It turns out, everything in moderation is more than just a cliche — it’s good health advice, at least when it comes to eating. Experts warn that depriving yourself of your favorite foods or restricting calories can backfire. You’re more likely to overeat or binge later.
But what happens if your favorite food is ice cream, and the reduced-fat stuff won’t cut it?
May 11 is National Eat What You Want Day, so we say go ahead and indulge in it. But we also want to help you make healthy choices without depriving yourself long-term. Let’s dig into tips for treating yourself. We’re also going to dish on foods and drinks that have an undeserved bad reputation.
Eat What You Want: How to “Cheat” and Treat Yourself
You’ve probably heard of “cheat days.” They’re days when you go off the grid and eat what you want, pretending fat, added sugar and calories don’t count. Thanksgiving is perhaps the ultimate cheat day. Cheat days work for some, but they’re somewhat controversial.
Some people claim it improves your metabolism, but there’s no scientific backing for this claim. However, scientists have found that people who eat 1.4 times their caloric needs were less likely to move the next day, only compounding issues like bloat, weight gain and other health problems associated with a sedentary lifestyle like heart disease.
If you’re going to choose one cheat day per week, it’s best to:
- Stick to portion sizes. Check the label and portion out one serving size. Say you want fudge-brownie ice cream and one serving is a half of a cup. In that case, measure out that much, and place it in a small bowl. There is a big difference between “eat what you want” and “eat as much as you want”.
- Remember: It’s one day. It’s important to truly eat clean and healthy the other six days of the week. A doctor can help you figure out your caloric needs.
There’s another potentially more sustainable way to treat yourself and eat what you want, though. Instead of one cheat “day,” indulge a little throughout the week. Spacing it out can help mitigate side effects of an all-out cheat day, like fatigue and bloating. It can also help prevent overeating and cravings throughout the week. Here’s how to do it:
- Think about the numbers. Portion sizes still apply to these more regular treats. Check the label for the serving size, and stick to it. Also, make sure treats only make up 10 to 20 percent of your daily calories.
- Try individually wrapped treats. If you find it hard to “just have one” cookie, opt for ones that are individually wrapped. That way, you’re not sitting with the box in front of you.
Guilty Pleasures That Are Actually Good for You
Eating healthy doesn’t have to involve eating a grilled chicken sandwich for breakfast, lunch and dinner. That would be boring, quite frankly. While you perhaps can’t eat everything that you want, the truth is that some of your favorite treats may not be as bad for you as you might think. If these items are a part of your weekly menus, give yourself permission to indulge guilt-free.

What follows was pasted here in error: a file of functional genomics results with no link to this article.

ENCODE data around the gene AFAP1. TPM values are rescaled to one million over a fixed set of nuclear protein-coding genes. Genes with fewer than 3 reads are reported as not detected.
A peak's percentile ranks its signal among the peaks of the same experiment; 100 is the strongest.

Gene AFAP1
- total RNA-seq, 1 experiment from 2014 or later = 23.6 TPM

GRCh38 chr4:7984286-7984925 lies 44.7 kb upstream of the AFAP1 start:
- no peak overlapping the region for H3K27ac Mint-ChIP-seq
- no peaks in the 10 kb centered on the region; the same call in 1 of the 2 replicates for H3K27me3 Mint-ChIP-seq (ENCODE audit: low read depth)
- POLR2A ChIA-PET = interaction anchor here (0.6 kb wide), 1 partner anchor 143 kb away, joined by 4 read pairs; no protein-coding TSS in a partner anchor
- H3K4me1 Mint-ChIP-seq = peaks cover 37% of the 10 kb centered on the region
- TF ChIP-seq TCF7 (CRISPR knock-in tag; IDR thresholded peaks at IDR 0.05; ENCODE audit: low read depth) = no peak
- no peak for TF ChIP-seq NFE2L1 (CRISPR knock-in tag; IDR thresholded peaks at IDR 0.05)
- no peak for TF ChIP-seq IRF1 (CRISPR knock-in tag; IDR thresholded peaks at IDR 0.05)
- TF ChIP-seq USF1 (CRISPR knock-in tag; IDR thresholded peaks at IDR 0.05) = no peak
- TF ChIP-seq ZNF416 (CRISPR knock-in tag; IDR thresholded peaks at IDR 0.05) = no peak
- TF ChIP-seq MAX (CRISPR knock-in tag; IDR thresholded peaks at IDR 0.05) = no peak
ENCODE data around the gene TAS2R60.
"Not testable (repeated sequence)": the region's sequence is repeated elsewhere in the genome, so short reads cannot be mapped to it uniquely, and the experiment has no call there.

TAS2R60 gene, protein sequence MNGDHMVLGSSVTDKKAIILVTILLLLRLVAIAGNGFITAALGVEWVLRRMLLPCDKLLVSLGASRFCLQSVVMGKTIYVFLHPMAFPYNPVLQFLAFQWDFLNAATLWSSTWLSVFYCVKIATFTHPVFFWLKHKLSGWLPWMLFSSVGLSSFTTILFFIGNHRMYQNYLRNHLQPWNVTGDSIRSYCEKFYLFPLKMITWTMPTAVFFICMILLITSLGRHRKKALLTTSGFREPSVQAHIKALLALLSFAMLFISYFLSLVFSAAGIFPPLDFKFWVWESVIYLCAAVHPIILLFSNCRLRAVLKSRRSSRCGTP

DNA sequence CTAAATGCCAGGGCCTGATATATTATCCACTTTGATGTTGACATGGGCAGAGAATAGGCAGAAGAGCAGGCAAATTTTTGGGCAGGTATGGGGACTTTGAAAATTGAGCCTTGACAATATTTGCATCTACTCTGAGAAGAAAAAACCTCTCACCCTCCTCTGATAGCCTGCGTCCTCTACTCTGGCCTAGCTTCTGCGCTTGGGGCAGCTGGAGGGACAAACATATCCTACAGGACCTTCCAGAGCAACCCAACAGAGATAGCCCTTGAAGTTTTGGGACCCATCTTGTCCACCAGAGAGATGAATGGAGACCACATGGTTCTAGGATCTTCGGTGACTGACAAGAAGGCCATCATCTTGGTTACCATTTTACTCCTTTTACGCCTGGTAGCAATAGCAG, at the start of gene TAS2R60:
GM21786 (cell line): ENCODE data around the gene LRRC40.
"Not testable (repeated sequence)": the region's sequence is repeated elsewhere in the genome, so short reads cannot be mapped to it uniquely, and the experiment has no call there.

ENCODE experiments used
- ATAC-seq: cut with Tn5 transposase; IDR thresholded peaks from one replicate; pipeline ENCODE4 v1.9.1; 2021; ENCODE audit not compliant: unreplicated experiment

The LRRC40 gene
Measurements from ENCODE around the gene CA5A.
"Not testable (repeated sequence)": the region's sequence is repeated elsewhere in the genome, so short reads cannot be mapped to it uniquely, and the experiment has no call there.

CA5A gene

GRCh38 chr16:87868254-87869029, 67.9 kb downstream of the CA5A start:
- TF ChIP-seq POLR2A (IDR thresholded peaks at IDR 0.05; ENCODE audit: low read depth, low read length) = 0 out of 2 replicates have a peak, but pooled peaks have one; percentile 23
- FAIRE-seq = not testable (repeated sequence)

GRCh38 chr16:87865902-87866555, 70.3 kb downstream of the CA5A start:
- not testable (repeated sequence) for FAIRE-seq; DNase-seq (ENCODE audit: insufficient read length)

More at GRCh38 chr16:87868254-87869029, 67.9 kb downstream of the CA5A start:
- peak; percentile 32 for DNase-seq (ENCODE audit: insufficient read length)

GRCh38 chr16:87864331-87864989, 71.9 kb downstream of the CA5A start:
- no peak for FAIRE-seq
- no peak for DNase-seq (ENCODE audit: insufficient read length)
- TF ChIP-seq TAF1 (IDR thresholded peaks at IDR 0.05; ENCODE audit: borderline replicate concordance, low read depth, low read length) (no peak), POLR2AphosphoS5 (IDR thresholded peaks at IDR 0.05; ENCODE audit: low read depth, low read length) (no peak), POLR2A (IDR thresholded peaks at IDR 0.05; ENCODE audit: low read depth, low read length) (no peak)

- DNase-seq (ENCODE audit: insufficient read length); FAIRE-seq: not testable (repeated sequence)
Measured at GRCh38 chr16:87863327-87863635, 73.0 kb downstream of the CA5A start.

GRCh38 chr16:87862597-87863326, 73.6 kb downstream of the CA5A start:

Chocolate milk isn’t just for kids — it tastes good no matter how many candles were on your last birthday cake. It’s also nutritious for you. So, while we’re here talking about National Eat What You Want day, don’t forget that you can also drink what you want.
First, milk itself is full of Vitamin D and calcium, two things that help bones remain strong. But not everyone likes plain milk. If putting a little chocolate in it enables you to drink it and get these beneficial nutrients, that’s a win. What’s more, scientists say chocolate milk contains carbs, sugar and protein that helps athletes recover from workouts. To make this treat truly healthy, consider sticking to skim or reduced-fat milk and choosing a low-sugar chocolate powder to cut down on the added sweet stuff.
Every few years, it seems like we get a new recommendation on eggs. The truth is that, in moderation, eggs are not only okay for you, but actually quite good for you. They’re packed with protein and have choline, a nutrient that improves brain function. Eggs do have cholesterol, but the latest research indicates it doesn’t raise cholesterol in the blood. What’s more, it may increase good cholesterol. If you’re at risk for or have high cholesterol or heart issues, it’s still a good idea to discuss your diet with a doctor.
In news you can toast to, a little bit of red wine may actually do your body good. It’s full of antioxidants that studies show may help prevent cancer and reduce heart disease in women. Don’t go overboard, though. The CDC defines moderate drinking as one drink or less per day for women and two drinks or less per day for men.
When it comes to desserts, there are worse things than screaming for ice cream. This favorite frozen treat actually boasts protein and calcium, two things that support bone and muscle health. Make it healthier by topping with fresh fruit instead of sprinkles.
You may have heard that dark chocolate is good for you — it’s not an Internet rumor. Studies show dark chocolate can help mitigate sun-induced skin damage, keep your heart healthy and even boost your brain function. There are some downsides, though. Dark chocolate does have fat and added sugar, so it’s best to stick with the serving size.
Eat What You Want And Feel Good About It
Remember that living a healthy lifestyle doesn’t have to mean deprivation. Indulging in your favorite foods in moderation can actually help you from overeating — and feeling poor physically and emotionally — later. Sometimes, you just need to eat what you want. A few simple steps, such as checking the serving size on the label and portioning out food, can help keep indulgences in check.